According to the study’s findings, Indians consumed 10.7 units of antibiotics per person, compared to China’s 7.5 units and the US’s 22 units. Within the BRICS countries, 23% of the increase in retail antibiotic sales was from India, and up to 57% of the increase in the hospital sector came from China.
The biggest issue with the Indian situation was the availability of carbapenems. This is a class of highly effective and often last-resort antibiotics used for severe- to high-risk bacterial infections. The study said that over-the-counter, nonprescription sales of carbapenems India “are among the highest in the world”, and contribute to growing resistance to these drugs.
A November 2017 scoping paper prepared by the Department of Biotechnology and Research Councils UK-India stated that while antimicrobial resistance is a global public health threat, “nowhere is it as stark as in India”.
According to it, India has some of the highest antibiotic resistance rates among bacteria that commonly cause infections. Additionally, resistance to the class of broad-spectrum antibiotics called fluoroquinolones and the third-generation cephalosporin was over 70% in the Acinetobacter baumannii bacteria.
India has also reported the presence of bacteria that are resistant to colistin, another last-resort antibiotic that doctors around the world believe will replace carbapenems.
Researchers have found such bacteria in India in poultry, livestock, aquaculture, rivers, sewage and hospital drains.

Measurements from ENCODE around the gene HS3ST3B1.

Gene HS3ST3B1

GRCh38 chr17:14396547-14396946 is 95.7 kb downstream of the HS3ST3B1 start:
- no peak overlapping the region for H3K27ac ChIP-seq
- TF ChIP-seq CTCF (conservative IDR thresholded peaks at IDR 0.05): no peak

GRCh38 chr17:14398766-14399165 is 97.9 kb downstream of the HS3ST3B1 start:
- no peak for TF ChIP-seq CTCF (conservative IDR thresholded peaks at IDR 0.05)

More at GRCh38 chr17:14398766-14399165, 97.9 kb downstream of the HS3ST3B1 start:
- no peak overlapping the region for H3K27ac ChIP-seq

Graham also said that “the problem of environmental spread may be of particular relevance to India because key factors that appear to most influence environmental resistance spread are common in some places.”
He suggested that India pay more attention to curbing antibiotic use along with improving sanitation. The ultimate goal would be to choke the spread of resistance via environmental pathways, especially reducing exposure to wildlife and other “travellers”, which carry resistance around India or, in fact, around the world.
At the same time, the steps that can be taken to contain the spread of the gene are “simple to state, but hard to implement,” Graham said.
The first is to use less antibiotics on a global scale. “However, unless we simultaneously improve sanitation, water quality and food safety around the world, reducing use will likely have limited impact.
“Therefore, containing the spread of this and other genes that can make bacteria highly resistant must be tackled by a multi-pronged approach.”
Laxminarayan is less optimistic: “Not much can be done to contain the spread,” he said. However, he acknowledged that measures to use antibiotics appropriately in both humans and animals to delay the emergence of these genes in the first place could help.
But here again the problem that Graham pointed out arises: the whole world must use such a holistic approach because data unearthed by CDDEP, he said, suggests that resistance migrates fast and easily. “Positive actions of one country will have limited impact unless all countries are also on board.” I.e., all or nothing.
One of the other issues related to resistance, and human and veterinary health in general, is that scientists have almost completely stopped developing new drugs. This is because bacteria become resistant to drugs, old and new, faster than a drug can be developed and introduced into the market. As a result, drug development has become uneconomical for manufacturers.
This is why “we must urgently reduce rates of new resistance evolution, which hopefully will spur new drug development in industry,” Graham said.
The first step in that direction would be delay the resistance genes from spreading within the origin country by providing better water and sanitation, and improving public health, Laxminarayan said. “If these are not done, then little is possible.”
T.V. Padma is a freelance science journalist.